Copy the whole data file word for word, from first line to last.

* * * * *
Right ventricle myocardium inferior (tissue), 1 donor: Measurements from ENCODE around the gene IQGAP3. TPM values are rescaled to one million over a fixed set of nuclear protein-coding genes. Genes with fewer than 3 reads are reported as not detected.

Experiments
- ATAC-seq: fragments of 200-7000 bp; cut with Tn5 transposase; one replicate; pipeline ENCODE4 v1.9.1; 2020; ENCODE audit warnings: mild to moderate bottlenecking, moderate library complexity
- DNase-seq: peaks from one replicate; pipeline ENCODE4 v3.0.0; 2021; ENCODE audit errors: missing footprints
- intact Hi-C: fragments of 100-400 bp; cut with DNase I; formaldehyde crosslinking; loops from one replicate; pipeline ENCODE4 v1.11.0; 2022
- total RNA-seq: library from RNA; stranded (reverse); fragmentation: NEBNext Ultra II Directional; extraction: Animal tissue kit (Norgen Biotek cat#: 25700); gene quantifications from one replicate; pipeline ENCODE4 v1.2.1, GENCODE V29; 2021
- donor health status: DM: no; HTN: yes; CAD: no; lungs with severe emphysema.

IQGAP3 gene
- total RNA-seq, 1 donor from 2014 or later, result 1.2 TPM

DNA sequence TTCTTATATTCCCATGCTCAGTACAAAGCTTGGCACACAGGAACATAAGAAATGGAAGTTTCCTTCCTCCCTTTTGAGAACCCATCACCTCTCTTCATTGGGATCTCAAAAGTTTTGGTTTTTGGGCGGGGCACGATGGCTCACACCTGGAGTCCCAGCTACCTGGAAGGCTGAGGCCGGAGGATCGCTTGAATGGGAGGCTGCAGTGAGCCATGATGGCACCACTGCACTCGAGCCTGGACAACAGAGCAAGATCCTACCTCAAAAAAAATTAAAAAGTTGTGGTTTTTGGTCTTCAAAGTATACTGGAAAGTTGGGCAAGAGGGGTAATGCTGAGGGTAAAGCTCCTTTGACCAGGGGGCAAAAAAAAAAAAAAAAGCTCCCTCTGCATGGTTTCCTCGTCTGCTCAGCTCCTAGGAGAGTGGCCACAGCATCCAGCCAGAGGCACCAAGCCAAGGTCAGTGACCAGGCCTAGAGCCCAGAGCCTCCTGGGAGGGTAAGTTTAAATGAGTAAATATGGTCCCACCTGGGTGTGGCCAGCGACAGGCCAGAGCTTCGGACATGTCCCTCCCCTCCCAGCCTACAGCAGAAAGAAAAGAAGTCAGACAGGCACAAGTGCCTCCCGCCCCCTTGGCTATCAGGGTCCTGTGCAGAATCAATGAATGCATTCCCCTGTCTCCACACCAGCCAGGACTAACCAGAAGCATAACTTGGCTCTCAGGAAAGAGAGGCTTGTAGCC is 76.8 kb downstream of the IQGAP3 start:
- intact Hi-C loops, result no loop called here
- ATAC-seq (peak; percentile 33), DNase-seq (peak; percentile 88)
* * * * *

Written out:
Right ventricle myocardium inferior (tissue), 1 donor: Measurements from ENCODE around the gene IQGAP3. TPM values are rescaled to one million over a fixed set of nuclear protein-coding genes. Genes with fewer than 3 reads are reported as not detected.

Experiments
- ATAC-seq: fragments of 200-7000 bp; cut with Tn5 transposase; one replicate; pipeline ENCODE4 v1.9.1; 2020; ENCODE audit warnings: mild to moderate bottlenecking, moderate library complexity
- DNase-seq: peaks from one replicate; pipeline ENCODE4 v3.0.0; 2021; ENCODE audit errors: missing footprints
- intact Hi-C: fragments of 100-400 bp; cut with DNase I; formaldehyde crosslinking; loops from one replicate; pipeline ENCODE4 v1.11.0; 2022
- total RNA-seq: library from RNA; stranded (reverse); fragmentation: NEBNext Ultra II Directional; extraction: Animal tissue kit (Norgen Biotek cat#: 25700); gene quantifications from one replicate; pipeline ENCODE4 v1.2.1, GENCODE V29; 2021
- donor health status: DM: no; HTN: yes; CAD: no; lungs with severe emphysema.

IQGAP3 gene
- total RNA-seq, 1 donor from 2014 or later, result 1.2 TPM

DNA sequence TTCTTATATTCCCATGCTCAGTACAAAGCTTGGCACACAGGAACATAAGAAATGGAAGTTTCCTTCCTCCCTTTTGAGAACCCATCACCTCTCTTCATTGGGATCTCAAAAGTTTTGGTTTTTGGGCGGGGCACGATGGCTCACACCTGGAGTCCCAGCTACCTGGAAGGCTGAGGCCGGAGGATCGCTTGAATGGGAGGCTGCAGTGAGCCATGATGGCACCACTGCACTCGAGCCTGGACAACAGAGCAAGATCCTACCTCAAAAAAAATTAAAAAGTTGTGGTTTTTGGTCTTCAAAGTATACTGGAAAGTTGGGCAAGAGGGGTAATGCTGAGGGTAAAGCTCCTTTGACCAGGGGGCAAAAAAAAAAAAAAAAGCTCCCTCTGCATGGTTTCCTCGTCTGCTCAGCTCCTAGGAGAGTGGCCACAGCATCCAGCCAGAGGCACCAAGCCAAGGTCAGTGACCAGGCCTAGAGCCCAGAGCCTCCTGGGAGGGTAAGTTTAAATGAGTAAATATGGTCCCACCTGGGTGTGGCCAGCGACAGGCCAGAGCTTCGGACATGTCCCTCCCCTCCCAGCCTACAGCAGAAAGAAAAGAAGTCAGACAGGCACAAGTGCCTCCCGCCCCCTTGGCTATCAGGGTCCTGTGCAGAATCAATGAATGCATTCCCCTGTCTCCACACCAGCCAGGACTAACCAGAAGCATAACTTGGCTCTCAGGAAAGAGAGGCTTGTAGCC is 76.8 kb downstream of the IQGAP3 start:
- intact Hi-C loops, result no loop called here
- ATAC-seq (peak; percentile 33), DNase-seq (peak; percentile 88)